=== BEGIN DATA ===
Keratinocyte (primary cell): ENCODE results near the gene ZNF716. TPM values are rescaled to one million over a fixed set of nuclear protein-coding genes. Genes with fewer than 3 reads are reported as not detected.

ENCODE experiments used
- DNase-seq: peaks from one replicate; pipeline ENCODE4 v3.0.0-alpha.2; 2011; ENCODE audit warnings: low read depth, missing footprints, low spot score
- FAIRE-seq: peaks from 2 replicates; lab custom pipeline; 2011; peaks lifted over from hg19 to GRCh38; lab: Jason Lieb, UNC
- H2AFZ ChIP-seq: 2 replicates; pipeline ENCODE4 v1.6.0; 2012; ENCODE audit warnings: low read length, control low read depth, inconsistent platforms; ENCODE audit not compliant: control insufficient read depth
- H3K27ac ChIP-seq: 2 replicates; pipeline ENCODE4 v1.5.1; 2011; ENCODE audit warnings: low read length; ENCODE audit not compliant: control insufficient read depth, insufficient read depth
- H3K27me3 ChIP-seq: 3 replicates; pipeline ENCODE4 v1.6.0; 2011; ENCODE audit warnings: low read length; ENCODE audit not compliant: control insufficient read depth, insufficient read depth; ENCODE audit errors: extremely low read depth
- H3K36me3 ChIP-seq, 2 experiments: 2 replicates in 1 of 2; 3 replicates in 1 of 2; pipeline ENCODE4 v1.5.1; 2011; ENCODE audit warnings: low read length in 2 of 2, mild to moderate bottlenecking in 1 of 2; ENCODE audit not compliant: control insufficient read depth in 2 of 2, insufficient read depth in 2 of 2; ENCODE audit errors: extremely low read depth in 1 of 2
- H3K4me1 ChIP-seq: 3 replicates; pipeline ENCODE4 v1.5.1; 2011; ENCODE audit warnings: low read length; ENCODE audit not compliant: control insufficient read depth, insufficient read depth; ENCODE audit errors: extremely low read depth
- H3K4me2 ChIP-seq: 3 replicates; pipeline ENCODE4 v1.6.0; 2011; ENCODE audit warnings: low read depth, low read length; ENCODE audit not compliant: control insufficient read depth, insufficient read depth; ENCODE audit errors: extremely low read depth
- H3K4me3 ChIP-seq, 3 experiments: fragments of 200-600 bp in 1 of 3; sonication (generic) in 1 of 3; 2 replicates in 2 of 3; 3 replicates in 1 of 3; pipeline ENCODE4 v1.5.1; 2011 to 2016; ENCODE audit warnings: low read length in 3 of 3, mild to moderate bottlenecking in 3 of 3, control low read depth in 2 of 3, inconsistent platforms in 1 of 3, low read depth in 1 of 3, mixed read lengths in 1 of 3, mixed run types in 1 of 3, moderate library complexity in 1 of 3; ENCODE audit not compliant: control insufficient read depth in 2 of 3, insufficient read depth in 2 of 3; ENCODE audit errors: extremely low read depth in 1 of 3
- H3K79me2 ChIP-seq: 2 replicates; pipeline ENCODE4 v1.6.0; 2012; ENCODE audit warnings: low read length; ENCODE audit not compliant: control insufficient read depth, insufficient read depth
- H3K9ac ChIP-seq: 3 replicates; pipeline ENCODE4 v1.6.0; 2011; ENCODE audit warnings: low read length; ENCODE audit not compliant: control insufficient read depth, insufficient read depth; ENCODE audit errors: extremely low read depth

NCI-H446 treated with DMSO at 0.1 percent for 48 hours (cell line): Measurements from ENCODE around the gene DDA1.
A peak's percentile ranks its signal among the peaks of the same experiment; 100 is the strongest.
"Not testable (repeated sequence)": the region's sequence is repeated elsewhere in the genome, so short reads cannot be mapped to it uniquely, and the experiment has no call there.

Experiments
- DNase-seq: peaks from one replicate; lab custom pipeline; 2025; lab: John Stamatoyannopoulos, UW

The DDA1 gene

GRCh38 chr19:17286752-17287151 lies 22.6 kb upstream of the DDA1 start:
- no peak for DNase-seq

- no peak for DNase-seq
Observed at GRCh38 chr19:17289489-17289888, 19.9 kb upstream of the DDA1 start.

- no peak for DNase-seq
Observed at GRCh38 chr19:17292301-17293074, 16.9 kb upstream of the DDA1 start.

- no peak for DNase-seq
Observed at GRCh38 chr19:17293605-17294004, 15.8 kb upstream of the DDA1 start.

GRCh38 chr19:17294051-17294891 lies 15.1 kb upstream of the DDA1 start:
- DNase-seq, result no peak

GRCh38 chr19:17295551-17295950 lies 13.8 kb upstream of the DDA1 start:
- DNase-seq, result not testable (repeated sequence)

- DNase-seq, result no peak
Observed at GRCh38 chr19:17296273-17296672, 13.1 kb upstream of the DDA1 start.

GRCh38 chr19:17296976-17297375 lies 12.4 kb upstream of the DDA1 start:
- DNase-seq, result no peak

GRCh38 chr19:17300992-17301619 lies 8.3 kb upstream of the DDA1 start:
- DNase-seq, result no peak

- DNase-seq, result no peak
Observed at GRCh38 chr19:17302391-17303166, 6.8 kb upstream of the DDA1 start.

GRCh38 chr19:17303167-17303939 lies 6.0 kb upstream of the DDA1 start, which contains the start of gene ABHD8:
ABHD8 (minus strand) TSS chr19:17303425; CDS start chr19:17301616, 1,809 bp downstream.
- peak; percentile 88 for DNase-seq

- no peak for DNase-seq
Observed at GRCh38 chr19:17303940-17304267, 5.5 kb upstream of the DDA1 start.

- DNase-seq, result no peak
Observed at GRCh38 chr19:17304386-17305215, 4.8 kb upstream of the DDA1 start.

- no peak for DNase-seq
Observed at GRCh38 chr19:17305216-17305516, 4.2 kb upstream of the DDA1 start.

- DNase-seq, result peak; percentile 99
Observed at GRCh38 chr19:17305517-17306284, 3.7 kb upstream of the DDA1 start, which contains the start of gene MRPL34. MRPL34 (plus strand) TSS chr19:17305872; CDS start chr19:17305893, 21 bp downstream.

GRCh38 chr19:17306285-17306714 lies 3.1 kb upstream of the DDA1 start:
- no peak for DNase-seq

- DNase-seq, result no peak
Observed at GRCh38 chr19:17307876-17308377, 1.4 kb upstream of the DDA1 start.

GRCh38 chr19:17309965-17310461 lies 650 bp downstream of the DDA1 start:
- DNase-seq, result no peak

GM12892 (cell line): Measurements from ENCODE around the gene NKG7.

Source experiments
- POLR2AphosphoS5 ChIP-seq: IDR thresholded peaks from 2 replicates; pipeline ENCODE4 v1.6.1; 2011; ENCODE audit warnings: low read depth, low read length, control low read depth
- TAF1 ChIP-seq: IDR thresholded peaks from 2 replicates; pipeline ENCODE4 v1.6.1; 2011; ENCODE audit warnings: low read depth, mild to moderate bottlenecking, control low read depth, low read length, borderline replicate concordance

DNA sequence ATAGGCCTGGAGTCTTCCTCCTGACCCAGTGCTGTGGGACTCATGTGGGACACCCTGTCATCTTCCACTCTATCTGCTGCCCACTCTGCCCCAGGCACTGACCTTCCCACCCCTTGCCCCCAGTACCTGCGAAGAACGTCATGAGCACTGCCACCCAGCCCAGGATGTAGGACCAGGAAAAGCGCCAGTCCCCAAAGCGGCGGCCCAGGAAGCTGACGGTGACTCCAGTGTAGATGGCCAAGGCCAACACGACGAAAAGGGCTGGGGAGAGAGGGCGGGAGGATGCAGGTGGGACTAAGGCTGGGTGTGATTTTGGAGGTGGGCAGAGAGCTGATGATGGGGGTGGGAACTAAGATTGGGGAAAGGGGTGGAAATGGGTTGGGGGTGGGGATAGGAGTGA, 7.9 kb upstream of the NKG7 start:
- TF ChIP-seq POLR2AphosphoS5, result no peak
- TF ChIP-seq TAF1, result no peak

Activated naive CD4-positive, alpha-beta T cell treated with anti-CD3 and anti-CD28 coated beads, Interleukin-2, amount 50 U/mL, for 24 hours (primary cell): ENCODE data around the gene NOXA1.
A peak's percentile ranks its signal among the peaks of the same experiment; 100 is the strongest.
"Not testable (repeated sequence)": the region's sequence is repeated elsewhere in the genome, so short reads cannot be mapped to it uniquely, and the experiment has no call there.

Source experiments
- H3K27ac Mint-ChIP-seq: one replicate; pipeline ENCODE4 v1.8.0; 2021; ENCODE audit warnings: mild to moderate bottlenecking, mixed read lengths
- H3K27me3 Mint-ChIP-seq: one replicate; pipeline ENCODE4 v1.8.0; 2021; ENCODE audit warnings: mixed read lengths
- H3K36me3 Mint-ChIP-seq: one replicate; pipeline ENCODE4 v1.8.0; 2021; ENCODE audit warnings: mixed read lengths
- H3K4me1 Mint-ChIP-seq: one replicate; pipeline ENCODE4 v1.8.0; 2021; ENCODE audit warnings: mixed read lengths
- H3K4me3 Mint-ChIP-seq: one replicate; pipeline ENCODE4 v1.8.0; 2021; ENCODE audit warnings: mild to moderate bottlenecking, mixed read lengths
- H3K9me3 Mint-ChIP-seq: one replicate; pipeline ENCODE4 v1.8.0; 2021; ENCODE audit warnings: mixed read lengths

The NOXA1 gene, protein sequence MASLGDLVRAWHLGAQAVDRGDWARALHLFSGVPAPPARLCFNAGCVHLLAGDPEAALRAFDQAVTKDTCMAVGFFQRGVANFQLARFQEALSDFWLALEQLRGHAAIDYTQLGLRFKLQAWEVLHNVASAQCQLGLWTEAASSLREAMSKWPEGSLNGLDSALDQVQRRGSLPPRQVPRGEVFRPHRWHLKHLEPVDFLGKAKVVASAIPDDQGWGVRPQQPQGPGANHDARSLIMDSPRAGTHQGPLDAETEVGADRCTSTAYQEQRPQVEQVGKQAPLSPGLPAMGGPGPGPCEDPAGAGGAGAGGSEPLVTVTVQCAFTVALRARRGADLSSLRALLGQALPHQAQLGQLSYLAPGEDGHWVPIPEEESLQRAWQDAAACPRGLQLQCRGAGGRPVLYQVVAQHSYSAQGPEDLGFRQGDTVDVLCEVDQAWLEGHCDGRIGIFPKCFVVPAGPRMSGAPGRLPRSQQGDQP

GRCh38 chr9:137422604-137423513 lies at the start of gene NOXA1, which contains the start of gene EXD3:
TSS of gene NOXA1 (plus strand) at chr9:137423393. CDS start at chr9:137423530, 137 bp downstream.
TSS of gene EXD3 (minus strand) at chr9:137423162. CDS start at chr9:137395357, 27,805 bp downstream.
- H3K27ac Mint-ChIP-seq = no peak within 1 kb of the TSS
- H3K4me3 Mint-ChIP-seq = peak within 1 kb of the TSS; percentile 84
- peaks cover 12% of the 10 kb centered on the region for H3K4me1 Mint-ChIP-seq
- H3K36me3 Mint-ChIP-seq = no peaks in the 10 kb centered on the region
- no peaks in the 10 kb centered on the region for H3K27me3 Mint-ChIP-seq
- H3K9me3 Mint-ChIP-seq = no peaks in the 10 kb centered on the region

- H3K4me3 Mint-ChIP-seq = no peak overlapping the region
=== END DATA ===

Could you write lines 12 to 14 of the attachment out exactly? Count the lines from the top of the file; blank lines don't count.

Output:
- H3K79me2 ChIP-seq: 2 replicates; pipeline ENCODE4 v1.6.0; 2012; ENCODE audit warnings: low read length; ENCODE audit not compliant: control insufficient read depth, insufficient read depth
- H3K9ac ChIP-seq: 3 replicates; pipeline ENCODE4 v1.6.0; 2011; ENCODE audit warnings: low read length; ENCODE audit not compliant: control insufficient read depth, insufficient read depth; ENCODE audit errors: extremely low read depth

NCI-H446 treated with DMSO at 0.1 percent for 48 hours (cell line): Measurements from ENCODE around the gene DDA1.